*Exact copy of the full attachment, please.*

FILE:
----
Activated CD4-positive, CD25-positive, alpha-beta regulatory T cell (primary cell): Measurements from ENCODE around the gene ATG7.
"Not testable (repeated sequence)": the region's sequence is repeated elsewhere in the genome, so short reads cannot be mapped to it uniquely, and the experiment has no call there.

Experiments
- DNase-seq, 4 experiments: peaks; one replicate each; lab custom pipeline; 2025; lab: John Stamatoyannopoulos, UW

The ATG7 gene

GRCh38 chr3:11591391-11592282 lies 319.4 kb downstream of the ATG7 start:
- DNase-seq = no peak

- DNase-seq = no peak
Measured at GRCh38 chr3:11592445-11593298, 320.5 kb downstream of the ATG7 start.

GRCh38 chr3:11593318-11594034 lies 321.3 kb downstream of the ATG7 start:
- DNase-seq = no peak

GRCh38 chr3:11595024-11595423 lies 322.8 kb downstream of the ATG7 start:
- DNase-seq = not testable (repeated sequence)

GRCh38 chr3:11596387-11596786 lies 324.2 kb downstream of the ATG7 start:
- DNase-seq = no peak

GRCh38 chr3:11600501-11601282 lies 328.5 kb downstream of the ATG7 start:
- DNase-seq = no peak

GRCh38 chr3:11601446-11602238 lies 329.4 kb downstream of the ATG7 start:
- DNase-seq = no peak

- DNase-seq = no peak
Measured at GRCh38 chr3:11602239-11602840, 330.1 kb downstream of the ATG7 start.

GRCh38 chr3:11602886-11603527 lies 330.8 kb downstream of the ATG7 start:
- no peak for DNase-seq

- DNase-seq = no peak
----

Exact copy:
Activated CD4-positive, CD25-positive, alpha-beta regulatory T cell (primary cell): Measurements from ENCODE around the gene ATG7.
"Not testable (repeated sequence)": the region's sequence is repeated elsewhere in the genome, so short reads cannot be mapped to it uniquely, and the experiment has no call there.

Experiments
- DNase-seq, 4 experiments: peaks; one replicate each; lab custom pipeline; 2025; lab: John Stamatoyannopoulos, UW

The ATG7 gene

GRCh38 chr3:11591391-11592282 lies 319.4 kb downstream of the ATG7 start:
- DNase-seq = no peak

- DNase-seq = no peak
Measured at GRCh38 chr3:11592445-11593298, 320.5 kb downstream of the ATG7 start.

GRCh38 chr3:11593318-11594034 lies 321.3 kb downstream of the ATG7 start:
- DNase-seq = no peak

GRCh38 chr3:11595024-11595423 lies 322.8 kb downstream of the ATG7 start:
- DNase-seq = not testable (repeated sequence)

GRCh38 chr3:11596387-11596786 lies 324.2 kb downstream of the ATG7 start:
- DNase-seq = no peak

GRCh38 chr3:11600501-11601282 lies 328.5 kb downstream of the ATG7 start:
- DNase-seq = no peak

GRCh38 chr3:11601446-11602238 lies 329.4 kb downstream of the ATG7 start:
- DNase-seq = no peak

- DNase-seq = no peak
Measured at GRCh38 chr3:11602239-11602840, 330.1 kb downstream of the ATG7 start.

GRCh38 chr3:11602886-11603527 lies 330.8 kb downstream of the ATG7 start:
- no peak for DNase-seq

- DNase-seq = no peak